Teddy Bridgewater air-mailed his tight end. He missed open receivers streaking down the field. He even checked down on a Hail Mary.
For a player whose biggest strength is supposed to be an unflappable demeanor, the Minnesota Vikings quarterback sure looked rattled in a ghastly season-opening loss to the San Francisco 49ers on Monday night.
“This is the first time I’ve really seen him like that,” Vikings coach Mike Zimmer said Tuesday after reviewing video of the 20-3 defeat. “Usually he’s got so much composure but he did seem that way.”
Bridgewater completed 23 of 32 passes for 231 yards and an interception. The statistics don’t look terrible on their face, but watching the performance in real time revealed a quarterback who more closely resembled a jittery rookie than the second-year pro who is supposed to be a key to a playoff run this season.
His interception sailed about 10 feet over 6-foot-6 Kyle Rudolph's head and right into Tramaine Brock’s hands. He held the ball far too long, which contributed to him being sacked five times, and he appeared to have difficulty dissecting the changing coverages of San Francisco’s aggressive defense.
Highlighting the head-scratching season debut was a sequence at the end of the first half. With 3 seconds left in the second quarter and the ball at the San Francisco 45, the Vikings initially brought out struggling kicker Blair Walsh for a desperation field goal try. But after rethinking things, Zimmer decided to let Bridgewater have one more play only to see him throw the ball to the 19-yard line for a meaningless 27-yard completion.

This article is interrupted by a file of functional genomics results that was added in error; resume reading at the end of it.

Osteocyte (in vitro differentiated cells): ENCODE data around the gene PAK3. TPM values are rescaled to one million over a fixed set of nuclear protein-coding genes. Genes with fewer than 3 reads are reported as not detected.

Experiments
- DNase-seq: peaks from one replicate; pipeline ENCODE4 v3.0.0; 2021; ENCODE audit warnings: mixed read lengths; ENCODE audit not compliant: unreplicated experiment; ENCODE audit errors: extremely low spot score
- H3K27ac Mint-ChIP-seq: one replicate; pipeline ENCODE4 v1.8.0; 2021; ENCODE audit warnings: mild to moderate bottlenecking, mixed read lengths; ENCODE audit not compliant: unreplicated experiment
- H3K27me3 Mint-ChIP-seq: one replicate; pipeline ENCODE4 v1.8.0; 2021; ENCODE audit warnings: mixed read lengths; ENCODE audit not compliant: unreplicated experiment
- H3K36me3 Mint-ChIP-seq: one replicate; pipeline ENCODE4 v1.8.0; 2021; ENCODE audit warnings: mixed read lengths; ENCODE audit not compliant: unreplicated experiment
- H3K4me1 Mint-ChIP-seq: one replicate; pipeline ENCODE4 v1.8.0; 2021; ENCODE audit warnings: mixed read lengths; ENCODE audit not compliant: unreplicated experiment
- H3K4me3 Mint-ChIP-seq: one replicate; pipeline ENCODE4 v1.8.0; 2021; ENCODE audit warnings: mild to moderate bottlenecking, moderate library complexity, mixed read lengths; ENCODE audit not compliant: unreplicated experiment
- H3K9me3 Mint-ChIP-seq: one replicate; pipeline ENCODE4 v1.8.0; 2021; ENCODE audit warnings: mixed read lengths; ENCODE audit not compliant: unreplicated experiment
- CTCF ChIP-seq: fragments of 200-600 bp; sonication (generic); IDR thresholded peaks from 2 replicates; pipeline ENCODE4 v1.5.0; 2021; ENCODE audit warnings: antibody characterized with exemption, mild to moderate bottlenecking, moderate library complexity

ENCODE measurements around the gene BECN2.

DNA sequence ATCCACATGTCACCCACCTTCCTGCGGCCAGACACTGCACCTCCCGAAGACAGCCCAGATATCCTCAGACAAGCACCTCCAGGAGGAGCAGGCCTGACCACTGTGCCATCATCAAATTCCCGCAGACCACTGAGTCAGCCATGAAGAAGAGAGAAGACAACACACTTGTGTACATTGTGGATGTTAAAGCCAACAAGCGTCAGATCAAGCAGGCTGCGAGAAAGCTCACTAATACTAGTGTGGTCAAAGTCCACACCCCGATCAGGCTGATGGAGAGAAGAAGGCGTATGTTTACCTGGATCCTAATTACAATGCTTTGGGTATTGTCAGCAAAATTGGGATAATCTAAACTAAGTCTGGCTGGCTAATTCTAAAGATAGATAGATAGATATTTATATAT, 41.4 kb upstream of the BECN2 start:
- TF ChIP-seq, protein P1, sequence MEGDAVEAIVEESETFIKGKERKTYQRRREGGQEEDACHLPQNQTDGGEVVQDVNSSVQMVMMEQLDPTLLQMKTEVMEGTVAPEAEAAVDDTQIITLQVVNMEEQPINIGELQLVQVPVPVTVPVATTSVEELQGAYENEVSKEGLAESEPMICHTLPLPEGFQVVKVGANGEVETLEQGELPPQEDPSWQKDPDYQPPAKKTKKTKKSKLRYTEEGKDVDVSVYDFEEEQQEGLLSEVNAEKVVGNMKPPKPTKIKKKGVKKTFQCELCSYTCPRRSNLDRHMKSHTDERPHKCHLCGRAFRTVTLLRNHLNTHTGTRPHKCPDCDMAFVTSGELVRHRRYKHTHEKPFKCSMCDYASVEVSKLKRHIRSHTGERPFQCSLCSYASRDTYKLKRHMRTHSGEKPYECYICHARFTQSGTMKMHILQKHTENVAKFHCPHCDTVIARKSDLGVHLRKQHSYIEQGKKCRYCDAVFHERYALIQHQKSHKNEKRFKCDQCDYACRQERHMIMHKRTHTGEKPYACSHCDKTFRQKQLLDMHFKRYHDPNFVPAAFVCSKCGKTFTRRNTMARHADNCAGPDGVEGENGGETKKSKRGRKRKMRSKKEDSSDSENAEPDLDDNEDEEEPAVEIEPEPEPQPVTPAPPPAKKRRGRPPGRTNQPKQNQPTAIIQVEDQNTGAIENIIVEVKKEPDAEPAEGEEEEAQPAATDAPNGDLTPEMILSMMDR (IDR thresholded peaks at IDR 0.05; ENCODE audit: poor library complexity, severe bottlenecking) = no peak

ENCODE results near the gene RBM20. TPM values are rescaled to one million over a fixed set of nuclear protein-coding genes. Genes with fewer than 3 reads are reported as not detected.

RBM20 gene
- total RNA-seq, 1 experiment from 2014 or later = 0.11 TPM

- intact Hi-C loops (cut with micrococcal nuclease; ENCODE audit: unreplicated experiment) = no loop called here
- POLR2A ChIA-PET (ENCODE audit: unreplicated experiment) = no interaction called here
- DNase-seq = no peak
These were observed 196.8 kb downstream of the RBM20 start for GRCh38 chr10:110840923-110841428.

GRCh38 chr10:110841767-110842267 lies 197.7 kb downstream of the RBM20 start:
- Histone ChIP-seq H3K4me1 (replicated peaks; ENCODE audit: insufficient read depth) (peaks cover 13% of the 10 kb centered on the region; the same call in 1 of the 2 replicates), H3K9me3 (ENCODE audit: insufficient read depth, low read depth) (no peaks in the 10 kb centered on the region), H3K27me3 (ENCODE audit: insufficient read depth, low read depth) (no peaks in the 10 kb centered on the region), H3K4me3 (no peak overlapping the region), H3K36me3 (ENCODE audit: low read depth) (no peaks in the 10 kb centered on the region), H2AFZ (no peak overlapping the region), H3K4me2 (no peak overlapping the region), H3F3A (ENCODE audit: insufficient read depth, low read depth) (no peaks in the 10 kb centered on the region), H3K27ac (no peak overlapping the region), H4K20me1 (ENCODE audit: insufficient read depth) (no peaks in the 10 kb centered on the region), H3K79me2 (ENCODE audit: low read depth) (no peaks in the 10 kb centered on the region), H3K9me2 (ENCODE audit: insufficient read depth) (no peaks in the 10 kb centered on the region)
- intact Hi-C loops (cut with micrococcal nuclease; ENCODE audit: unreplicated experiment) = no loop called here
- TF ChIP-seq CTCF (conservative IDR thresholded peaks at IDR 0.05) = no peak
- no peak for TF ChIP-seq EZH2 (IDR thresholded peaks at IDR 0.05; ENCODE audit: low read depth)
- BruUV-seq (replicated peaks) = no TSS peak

“I missed some easy throws, throws that could set us behind, behind the sticks or plays that could have resulted in big plays,” Bridgewater said after the game. “I’ll just have to try and continue to get better each week.”
The performance by Bridgewater seemed to trickle down to the rest of the team. The defense was gashed for more than 200 yards on the ground, Walsh missed yet another field goal try and Adrian Peterson was a nonfactor in his highly anticipated return to the field.
“I told the team at halftime, I said, ‘I don’t even know who’s out there today. I don’t know who this team is. I’ve never seen this side of us before,’” Zimmer said. “Never.”
Bridgewater also is playing behind a makeshift offensive line that is playing without injured center John Sullivan and right tackle Phil Loadholt. He was under duress often against the blitzing Niners, even running into rookie right tackle T.J. Clemmings in the backfield while scrambling to buy time on one play.
Bridgewater completed 82 percent of his passes in the preseason, and his 64.4 completion percentage last season was the third best by a rookie in league history. The poise he has exhibited since being drafted in the first round has endeared him to coaches and teammates, who voted him a team captain before this season began.
That composure was nowhere to be found in San Francisco on Monday night, but Zimmer said he is confident his young quarterback will rebound against Detroit in the home opener on Sunday.
Bridgewater was picked off five times in two games against the Lions last season.
“I do not think that Teddy’s going to throw another clunker,” Zimmer said. “I’ve never seen that side of him. I think it’s probably just an enigma that this happened. But we’re going to have to find out with what we see.”